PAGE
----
Ultra-Reliable Short-Packet Communications: Fundamental Limits and Enabling Technologies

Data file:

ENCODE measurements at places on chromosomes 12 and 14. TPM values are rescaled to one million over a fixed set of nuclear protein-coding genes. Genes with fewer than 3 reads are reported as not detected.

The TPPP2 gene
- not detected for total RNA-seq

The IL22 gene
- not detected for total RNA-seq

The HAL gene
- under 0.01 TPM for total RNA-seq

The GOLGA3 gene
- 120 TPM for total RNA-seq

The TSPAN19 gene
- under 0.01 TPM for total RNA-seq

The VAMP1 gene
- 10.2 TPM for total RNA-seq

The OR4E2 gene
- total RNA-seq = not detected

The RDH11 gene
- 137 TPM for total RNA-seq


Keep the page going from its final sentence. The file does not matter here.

Abstract: The paradigm shift from 4G to 5G communications, anticipated to enable ultra-reliable low-latency communications (URLLC), will enforce a radical change in the design of wireless communication systems. Unlike in 4G systems, where the main objective is to provide a large transmission rate, in URLLC, as implied by its name, the objective is to enable transmissions with low latency and, simultaneously, very high reliability. Since low latency implies the use of short data packets, the tension between blocklength and reliability is studied in URLLC. Several key enablers for URLLC communications have been designated in the literature. Of special importance are diversity-enabling technologies such as multiantenna systems and feedback protocols. Furthermore, it is not only important to introduce additional diversity by means of the above examples, one must also guarantee that the scarce number of channel uses are used in an optimal way. Therefore, it is imperative to develop design guidelines for how to enable reliable detection of incoming data, how to acquire channel-state information, and how to construct efficient short-packet channel codes. The development of such guidelines is at the heart of this thesis. This thesis focuses on the fundamental performance of URLLC-enabling technologies. Specifically, we provide converse (upper) bounds and achievability (lower) bounds on the maximum coding rate, based on finite-blocklength information theory, for systems that employ the key enablers outlined above. With focus on the wireless channel, modeled via a block-fading assumption, we are able to provide answers to questions like: how to optimally utilize spatial and frequency diversity, how far from optimal short-packet channel codes perform, how multiantenna systems should be designed to serve a given number of users, and how to design feedback schemes when the feedback link is noisy. In particular, this thesis is comprised out of four papers. In Paper A, we study the short-packet performance over the Rician block-fading channel. In particular, we present achievability bounds for pilot-assisted transmission with several different decoders that allow us to quantify the impact, on the achievable performance, of imposed pilots and mismatched decoding. Furthermore, we design short-packet channel codes that perform within 1 dB of our achievability bounds. Paper B studies multiuser massive multiple-input multiple-output systems with short packets. We provide an achievability bound on the average error probability over quasistatic spatially correlated Rayleigh-fading channels. The bound applies to arbitrary multiuser settings, pilot-assisted transmission, and mismatched decoding. This makes it suitable to assess the performance in the uplink/downlink for arbitrary linear signal processing. We show that several lessons learned from infinite-blocklength analyses carry over to the finite-blocklength regime. Furthermore, for the multicell setting with randomly placed users, pilot contamination should be avoided at all cost and minimum mean-squared error signal processing should be used to comply with the stringent requirements of URLLC. In Paper C, we consider sporadic transmissions where the task of the receiver is to both detect and decode an incoming packet. Two novel achievability bounds, and a novel converse bound are presented for joint detection-decoding strategies. It is shown that errors associated with detection deteriorates performance significantly for very short packet sizes. Numerical results also indicate that separate detection-decoding strategies are strictly suboptimal over block-fading channels. Finally, in Paper D, variable-length codes with noisy stop-feedback are studied via a novel achievability bound on the average service time and the average error probability. We use the bound to shed light on the resource allocation problem between the forward and the feedback channel. For URLLC applications, it is shown that enough resources must be assigned to the feedback link such that a NACK-to-ACK error becomes rarer than the target error probability. Furthermore, we illustrate that the variable-length stop-feedback scheme outperforms state-of-the-art fixed-length no-feedback bounds even when the stop-feedback bit is noisy.

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